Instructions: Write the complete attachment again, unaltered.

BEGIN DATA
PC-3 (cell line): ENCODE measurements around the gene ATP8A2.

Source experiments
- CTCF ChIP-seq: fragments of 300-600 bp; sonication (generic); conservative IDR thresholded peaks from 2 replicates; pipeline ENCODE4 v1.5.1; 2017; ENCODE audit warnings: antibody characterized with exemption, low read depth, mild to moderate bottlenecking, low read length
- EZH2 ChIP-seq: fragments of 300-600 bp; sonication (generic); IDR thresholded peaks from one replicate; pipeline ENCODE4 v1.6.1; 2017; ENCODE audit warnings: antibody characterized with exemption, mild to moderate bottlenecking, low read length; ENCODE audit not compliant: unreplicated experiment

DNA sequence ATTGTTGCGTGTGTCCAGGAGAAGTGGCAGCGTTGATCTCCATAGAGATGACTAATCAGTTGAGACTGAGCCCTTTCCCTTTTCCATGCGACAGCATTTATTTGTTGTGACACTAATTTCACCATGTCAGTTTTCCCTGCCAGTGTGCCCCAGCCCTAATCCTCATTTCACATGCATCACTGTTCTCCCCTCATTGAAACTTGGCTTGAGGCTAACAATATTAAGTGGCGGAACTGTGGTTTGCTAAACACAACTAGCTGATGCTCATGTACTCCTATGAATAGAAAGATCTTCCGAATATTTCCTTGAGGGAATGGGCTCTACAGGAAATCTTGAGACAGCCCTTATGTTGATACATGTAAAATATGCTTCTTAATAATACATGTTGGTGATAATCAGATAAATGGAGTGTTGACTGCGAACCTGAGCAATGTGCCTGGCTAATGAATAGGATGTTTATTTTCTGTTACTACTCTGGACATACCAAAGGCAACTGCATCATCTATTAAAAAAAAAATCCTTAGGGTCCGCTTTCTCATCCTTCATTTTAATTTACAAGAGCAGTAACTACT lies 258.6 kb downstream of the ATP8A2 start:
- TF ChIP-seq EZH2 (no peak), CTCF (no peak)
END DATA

PC-3 (cell line): ENCODE measurements around the gene ATP8A2.

Source experiments
- CTCF ChIP-seq: fragments of 300-600 bp; sonication (generic); conservative IDR thresholded peaks from 2 replicates; pipeline ENCODE4 v1.5.1; 2017; ENCODE audit warnings: antibody characterized with exemption, low read depth, mild to moderate bottlenecking, low read length
- EZH2 ChIP-seq: fragments of 300-600 bp; sonication (generic); IDR thresholded peaks from one replicate; pipeline ENCODE4 v1.6.1; 2017; ENCODE audit warnings: antibody characterized with exemption, mild to moderate bottlenecking, low read length; ENCODE audit not compliant: unreplicated experiment

DNA sequence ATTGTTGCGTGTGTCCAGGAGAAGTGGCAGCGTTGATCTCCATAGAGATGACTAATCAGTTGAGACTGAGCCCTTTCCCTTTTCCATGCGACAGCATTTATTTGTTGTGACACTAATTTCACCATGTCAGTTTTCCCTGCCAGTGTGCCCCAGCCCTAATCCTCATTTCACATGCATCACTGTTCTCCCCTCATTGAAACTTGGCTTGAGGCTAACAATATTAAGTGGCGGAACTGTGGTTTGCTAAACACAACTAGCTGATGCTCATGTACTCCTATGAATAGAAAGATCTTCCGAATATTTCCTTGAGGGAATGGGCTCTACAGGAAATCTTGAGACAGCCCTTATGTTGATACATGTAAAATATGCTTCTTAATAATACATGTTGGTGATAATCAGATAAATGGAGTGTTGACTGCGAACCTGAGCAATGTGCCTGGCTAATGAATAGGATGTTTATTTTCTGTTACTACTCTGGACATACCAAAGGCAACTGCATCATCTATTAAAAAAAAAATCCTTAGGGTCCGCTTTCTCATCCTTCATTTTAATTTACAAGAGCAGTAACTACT lies 258.6 kb downstream of the ATP8A2 start:
- TF ChIP-seq EZH2 (no peak), CTCF (no peak)